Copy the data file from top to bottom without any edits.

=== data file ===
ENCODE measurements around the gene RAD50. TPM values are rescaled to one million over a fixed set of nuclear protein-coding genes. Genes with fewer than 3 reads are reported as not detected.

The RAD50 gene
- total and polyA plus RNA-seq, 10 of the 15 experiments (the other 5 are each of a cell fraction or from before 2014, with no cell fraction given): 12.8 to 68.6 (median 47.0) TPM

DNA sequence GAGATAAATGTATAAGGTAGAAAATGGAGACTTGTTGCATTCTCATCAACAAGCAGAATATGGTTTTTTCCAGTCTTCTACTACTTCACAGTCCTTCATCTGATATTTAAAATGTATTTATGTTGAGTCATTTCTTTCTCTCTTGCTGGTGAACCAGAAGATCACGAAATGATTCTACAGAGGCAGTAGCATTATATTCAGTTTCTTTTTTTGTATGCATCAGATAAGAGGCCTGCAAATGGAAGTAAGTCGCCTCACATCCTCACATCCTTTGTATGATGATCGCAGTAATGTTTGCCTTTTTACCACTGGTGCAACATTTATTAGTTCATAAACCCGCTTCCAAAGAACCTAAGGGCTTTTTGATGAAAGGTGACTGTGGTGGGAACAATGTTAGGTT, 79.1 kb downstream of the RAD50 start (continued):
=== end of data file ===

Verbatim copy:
ENCODE measurements around the gene RAD50. TPM values are rescaled to one million over a fixed set of nuclear protein-coding genes. Genes with fewer than 3 reads are reported as not detected.

The RAD50 gene
- total and polyA plus RNA-seq, 10 of the 15 experiments (the other 5 are each of a cell fraction or from before 2014, with no cell fraction given): 12.8 to 68.6 (median 47.0) TPM

DNA sequence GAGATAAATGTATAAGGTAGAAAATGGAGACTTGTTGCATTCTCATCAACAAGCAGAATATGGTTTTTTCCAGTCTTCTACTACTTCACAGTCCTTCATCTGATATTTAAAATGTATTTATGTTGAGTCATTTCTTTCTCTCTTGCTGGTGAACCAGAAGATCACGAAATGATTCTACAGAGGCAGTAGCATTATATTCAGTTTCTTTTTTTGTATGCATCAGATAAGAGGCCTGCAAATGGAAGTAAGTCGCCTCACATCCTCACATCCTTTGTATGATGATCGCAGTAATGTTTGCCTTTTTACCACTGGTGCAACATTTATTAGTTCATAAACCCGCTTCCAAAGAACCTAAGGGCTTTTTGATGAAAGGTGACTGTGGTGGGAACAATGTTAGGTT, 79.1 kb downstream of the RAD50 start (continued):